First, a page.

#2233: Luke Skywalker & Darth Vader

LUKE SKYWALKER in TRASH COMPACTOR & DARTH VADER w/ REMOVABLE DOME

STAR WARS: POWER OF THE FORCE II (KENNER)

“Board the Death Star…for a fight to the finish!  Recreate classic Star Wars movie battles in two games! In the first, for younger players, Luke Skywalker, Han Solo, Princess Leia and Chewbacca sneak through the Death Star capturing Imperials. Can you score the most captures?  Now advance to the next game — and take sides. Darth Vader, Boba Fett and stormtroopers move in the open, capturing Rebel Code Cards to win. But the Rebels move in secret. To win, they must use strategy to reach the Millennium Falcon, then dice-roll their way off the Death Star!  Add other action figures you already own…and fill the game board with life-like Star Wars characters!”

In the ’90s, Star Wars was back on the rise again, and they were just slapping the brand on everything they could.  The action figures maintained their foothold as the primary selling point for just about everything, resulting in the distribution methods being a little bit all over the place.  There were a bunch of mail-away offers, there were figures packed in with playsets, and carrying cases and collector’s coins.  And, in 1998, there were two figures offered exclusively with a board game of all things.

THE FIGURES THEMSELVES

Luke Skywalker in Trash Compactor and Darth Vader with Removable Dome were the two Power of the Force II figures available exclusively with the “Escape the Death Star” board game (not to be confused with the “Escape *FROM* the Death Star” game from the ’70s, which was just re-issued with an exclusive figure packed in…it’s not confusing at *all*), which hit shelves in 1998.  The game included the two figures, plus a bag of accessories containing three lightsabers and three styles of blaster.  There were also cardboard standees of all the non-Luke and Vader characters mentioned, which could be replaced in game play by the separately sold PotF releases of the characters.

LUKE SKYWALKER in TRASH COMPACTOR

Luke was easily the most populous character in this line by this point, so another variant wasn’t really too much of a shock.  This one, like a lot of the late-run Luke variants was also exceedingly similar to a prior figure, namely the Luke Skywalker in Stormtrooper Disguise from 1996.  But this one’s different, you see.  He’s Luke after he falls into the trash compactor and gets pulled under the the water by the Dianoga.  This necessitates the new head sculpt featured, which also better matches the changed Luke likeness introduced in 1997, though with the slicked back hair, he’s not as immediately recognizable as Luke.  Aside from the new head and a few small deco additions on the torso, he’s pretty much the same as the previous figure, meaning he’s still not a little short for a Stormtrooper.  Drat.

DARTH VADER w/ REMOVABLE DOME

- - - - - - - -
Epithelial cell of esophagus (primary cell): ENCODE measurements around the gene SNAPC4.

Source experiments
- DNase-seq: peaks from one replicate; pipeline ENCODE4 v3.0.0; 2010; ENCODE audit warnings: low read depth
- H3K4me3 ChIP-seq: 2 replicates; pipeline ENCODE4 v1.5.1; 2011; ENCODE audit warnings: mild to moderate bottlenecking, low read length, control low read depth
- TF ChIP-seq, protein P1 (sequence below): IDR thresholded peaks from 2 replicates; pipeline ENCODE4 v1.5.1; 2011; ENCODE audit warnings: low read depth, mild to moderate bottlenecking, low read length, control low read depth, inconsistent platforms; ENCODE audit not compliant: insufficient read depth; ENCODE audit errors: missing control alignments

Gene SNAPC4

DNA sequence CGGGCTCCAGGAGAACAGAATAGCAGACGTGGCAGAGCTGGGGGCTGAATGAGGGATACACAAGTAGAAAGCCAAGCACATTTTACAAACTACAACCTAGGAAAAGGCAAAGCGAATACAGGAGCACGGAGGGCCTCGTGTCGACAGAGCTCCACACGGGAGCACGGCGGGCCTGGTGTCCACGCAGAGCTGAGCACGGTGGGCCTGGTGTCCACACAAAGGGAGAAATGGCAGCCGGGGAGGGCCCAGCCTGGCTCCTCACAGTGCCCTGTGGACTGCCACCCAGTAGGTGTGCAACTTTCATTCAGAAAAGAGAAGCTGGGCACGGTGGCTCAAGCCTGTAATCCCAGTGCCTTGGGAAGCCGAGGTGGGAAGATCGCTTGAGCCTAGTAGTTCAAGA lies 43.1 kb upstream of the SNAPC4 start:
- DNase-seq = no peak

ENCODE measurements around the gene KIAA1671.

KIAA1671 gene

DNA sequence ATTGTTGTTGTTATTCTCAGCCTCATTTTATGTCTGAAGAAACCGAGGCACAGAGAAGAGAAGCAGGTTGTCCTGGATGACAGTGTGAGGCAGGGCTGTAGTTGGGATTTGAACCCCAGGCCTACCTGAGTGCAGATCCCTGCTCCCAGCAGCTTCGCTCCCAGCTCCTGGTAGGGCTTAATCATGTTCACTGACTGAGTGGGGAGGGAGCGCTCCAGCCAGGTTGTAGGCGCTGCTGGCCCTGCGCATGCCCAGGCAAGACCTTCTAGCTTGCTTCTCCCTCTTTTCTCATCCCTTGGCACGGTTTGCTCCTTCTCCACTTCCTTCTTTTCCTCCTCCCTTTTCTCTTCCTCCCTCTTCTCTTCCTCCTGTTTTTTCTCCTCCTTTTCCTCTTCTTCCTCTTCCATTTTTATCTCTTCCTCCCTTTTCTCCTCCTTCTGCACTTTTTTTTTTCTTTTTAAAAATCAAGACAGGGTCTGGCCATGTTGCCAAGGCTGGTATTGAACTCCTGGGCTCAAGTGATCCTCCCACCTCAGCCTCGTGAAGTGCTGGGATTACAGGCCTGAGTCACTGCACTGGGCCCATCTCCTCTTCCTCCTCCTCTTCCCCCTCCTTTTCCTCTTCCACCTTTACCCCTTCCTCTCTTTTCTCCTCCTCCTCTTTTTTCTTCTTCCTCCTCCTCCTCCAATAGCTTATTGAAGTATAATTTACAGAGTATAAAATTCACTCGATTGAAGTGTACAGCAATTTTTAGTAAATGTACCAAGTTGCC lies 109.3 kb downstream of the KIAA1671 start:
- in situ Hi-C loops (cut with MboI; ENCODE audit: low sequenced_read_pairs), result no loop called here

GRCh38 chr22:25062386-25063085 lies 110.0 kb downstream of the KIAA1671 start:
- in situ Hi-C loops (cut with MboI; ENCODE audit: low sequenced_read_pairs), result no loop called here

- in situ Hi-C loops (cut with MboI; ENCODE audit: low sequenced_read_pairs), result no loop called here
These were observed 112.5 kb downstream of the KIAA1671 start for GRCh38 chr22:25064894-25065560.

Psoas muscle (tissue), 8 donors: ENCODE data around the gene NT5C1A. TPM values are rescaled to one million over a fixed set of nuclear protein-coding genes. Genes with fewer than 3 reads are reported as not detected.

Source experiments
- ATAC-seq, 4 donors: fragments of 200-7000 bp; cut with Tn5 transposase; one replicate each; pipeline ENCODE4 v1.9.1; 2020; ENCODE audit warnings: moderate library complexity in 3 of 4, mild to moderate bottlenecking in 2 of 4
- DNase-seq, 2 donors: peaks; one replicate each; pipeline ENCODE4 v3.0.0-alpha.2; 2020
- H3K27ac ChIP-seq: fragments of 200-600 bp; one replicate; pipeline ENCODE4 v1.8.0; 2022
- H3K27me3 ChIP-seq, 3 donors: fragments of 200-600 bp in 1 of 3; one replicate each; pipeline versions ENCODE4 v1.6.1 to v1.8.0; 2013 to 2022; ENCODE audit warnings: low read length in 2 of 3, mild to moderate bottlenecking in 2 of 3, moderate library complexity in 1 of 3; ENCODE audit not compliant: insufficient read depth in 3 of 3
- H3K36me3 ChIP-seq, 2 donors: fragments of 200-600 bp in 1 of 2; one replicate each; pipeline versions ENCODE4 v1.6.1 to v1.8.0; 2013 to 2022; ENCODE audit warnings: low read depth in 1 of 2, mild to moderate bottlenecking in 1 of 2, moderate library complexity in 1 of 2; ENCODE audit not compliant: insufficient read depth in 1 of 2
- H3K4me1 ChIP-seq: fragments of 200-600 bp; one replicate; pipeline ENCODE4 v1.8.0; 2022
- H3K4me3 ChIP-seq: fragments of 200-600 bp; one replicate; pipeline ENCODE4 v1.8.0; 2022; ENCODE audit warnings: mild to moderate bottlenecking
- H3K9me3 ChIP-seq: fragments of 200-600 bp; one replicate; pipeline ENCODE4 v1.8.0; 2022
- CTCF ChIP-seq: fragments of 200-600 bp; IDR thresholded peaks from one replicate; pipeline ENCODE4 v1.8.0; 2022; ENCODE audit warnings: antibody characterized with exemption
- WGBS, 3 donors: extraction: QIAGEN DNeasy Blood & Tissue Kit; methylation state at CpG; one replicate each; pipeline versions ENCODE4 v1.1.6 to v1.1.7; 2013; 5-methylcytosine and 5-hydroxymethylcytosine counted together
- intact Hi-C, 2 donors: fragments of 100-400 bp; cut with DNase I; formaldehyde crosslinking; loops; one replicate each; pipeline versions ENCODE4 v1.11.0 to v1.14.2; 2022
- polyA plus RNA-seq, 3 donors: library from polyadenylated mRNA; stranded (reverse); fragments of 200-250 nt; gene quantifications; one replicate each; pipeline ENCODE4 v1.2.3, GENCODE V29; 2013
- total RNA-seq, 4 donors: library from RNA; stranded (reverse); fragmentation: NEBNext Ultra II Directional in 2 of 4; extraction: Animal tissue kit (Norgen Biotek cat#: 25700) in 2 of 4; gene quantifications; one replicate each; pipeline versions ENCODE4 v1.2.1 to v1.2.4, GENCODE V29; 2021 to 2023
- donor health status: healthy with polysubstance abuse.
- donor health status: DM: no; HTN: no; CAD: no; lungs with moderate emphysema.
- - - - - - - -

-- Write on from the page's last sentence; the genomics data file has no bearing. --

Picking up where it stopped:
As the most recognizable character in the franchise, there’s an undeniable desire to release lots of Darth Vader action figures.  The trouble, of course, being that the character only has minor changes to his look over the course of the franchise, so not exactly a lot of room for variation between releases.  Nevertheless, Kenner sure did their best to jam as many possible variants of him into the line as possible.  Unlike Luke, this one doesn’t actually get any new parts, being the head from the “Complete Galaxy” Vader on the body of the main line’s removable helmet Vader from the same year as this figure.  Despite his lack of new parts, he actually ends up being a slightly more worth while figure than Luke.  I mean, not essential or anything, but the reveal of the back of his head is a distinctive moment from Empire, and with the dome in place, he actually makes for a really solid basic Vader figure.  It helps that the removable helmet body is probably the best Vader body from Power of the Force, so getting it again really wasn’t a bad deal.  It also helps that, unlike Luke, Vader got to keep his removable helmet, so there’s less of a feeling of this loss of value.

THE ME HALF OF THE EQUATION

I didn’t own this as a kid (though one of my cousins did), but I remember this game when it was released.  And I also remember it from all the years after it was released that it sat around not selling, because it was definitely not one of the line’s hotter items.  The real trouble is that finding the set’s market is a little tricky.  The game was just a hastily thrown together to augment the figures really, so it wasn’t going to be appealing to board game collectors, but the figures were also rather hastily thrown together to go with the game, and neither one of them is anywhere near essential to a collector.  Topping that off was that the whole thing cost more than four times the cost of a single figure, making this a very hard sell to the action figures they were trying to cash in on.  It’s not hard to figure out why these two are still rather cheaply acquired.

#2225: Darth Vader

DARTH VADER

STAR WARS: GALAXY OF ADVENTURES (HASBRO)

If there’s a face of Star Wars, it’s pretty undeniably Darth Vader.  Guy kind of made the franchise, being easily the most marketable character in the bunch.  So, pretty unsurprisingly, Vader is pretty much a lock for every new style product launch.  There’s a Vader for everyone.  Understandably, this means that even the newly launched Galaxy of Adventures line also has a Vader as one of its three OT characters at launch.  That’s the figure I’ll be taking a look at today!